The Supreme Court today reserved judgement in a case that has been running for over 20 years, in which a litigant refuses to part with his house after a default judgement was issued by the Registrar of the High Court in 2001.

Hewat Beukes and his spouse, Erica Beukes, approached the Supreme Court to grant an order declaring the registrar's directives to sell their house invalid.

The couple has been running between the High Court and the Supreme Court to rescue their property and has now ended up at the apex court for the second time. For the first time ever, an all-female bench of the Supreme Court presided over the appeal.

Lady Justices Rita Makarau, Hannelie Prinsloo, and Esi Schimming-Chase were hearing the appeal matter of Hewat Beukes and his spouse against the President of Namibia and others, including legal practitioners Patrick Kauta and Nedbank.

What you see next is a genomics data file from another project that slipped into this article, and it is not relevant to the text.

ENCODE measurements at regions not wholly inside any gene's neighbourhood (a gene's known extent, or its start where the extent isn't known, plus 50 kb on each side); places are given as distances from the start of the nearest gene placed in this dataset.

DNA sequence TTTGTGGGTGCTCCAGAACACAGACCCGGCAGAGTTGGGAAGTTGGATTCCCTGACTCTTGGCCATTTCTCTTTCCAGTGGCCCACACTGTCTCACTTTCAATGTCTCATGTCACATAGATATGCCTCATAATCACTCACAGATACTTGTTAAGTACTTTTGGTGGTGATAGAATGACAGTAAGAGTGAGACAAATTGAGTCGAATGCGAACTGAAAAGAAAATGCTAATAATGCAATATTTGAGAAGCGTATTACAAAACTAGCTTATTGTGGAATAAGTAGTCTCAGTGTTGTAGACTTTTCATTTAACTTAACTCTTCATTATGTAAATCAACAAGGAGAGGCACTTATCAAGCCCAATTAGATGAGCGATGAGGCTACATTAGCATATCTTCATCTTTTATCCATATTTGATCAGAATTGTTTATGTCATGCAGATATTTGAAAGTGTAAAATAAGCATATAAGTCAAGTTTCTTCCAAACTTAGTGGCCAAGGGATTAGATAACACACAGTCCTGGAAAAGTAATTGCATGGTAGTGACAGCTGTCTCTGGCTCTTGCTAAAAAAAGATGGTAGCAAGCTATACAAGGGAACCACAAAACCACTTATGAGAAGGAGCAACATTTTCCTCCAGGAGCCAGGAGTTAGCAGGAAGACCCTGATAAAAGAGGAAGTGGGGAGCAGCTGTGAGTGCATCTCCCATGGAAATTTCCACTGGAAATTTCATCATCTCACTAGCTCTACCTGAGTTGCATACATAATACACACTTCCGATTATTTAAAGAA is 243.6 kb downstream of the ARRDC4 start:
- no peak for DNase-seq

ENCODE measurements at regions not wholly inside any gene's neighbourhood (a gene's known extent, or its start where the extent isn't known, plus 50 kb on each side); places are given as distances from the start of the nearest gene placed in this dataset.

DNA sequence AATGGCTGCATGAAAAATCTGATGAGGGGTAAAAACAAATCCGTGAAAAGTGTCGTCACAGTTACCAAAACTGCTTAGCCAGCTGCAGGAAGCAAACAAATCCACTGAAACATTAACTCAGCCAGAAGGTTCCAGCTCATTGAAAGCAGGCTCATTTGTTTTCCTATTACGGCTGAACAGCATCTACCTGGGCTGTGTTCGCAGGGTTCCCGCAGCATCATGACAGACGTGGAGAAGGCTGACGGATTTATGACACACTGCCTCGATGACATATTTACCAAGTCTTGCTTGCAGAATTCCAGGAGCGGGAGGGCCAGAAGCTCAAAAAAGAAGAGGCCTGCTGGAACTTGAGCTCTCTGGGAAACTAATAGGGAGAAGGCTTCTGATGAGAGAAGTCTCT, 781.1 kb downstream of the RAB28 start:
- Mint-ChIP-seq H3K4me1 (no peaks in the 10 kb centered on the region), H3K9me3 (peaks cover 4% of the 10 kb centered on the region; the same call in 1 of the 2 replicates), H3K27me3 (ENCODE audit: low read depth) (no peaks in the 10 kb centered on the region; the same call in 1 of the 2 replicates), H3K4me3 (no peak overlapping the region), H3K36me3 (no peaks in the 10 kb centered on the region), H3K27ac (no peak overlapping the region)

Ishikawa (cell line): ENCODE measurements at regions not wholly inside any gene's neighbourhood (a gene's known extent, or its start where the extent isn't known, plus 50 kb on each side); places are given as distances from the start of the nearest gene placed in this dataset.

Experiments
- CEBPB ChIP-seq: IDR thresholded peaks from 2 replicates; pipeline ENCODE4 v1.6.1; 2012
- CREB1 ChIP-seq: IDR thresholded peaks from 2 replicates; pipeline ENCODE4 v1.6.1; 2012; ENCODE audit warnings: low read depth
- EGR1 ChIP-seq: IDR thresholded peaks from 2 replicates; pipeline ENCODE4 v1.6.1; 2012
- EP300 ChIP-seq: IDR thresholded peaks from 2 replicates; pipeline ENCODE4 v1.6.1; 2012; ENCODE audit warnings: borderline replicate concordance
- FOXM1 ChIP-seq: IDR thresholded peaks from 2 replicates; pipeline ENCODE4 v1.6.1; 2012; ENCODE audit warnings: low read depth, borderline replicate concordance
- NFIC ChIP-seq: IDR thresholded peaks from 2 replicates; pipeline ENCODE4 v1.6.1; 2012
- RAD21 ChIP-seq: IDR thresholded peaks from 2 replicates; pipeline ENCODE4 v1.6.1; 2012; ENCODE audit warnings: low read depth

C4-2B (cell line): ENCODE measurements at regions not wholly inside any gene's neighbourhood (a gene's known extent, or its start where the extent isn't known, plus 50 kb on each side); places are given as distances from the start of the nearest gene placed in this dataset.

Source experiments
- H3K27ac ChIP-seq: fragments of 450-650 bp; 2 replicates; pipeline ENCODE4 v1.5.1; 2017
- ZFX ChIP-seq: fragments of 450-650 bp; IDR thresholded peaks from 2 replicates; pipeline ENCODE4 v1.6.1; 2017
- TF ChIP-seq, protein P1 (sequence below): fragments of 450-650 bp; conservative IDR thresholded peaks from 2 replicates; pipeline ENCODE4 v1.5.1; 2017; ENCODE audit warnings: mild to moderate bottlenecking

Beukes argued that he was challenging the constitutionality of the High Court rule that granted the Registrar of the Court powers to declare his property executable. He submitted that the Registrar did not have judicial powers, and therefore the 2001 default judgement was void.

He emphasised that judicial powers rest with the courts and not with administrative officers such as the registrar.

Advocate Thabang Phatela, who appeared for Kauta and Nedbank, said the new owners of the house could not take ownership of their property because the appellants refused to move out of it for more than two decades.

He further said that Beukes did not pay a single cent for occupying the house for this period. However, Beukes claimed in his rebuttal that he had settled his bond with Swabou.

Advocate Phatela further said that the registrar acted legally in terms of the rules of the High Court that existed at the time. After arguments by both Beukes and Advocate Phatela appearing for some of the respondents were heard, the Supreme Court reserved judgement.



Celma Ndhikwa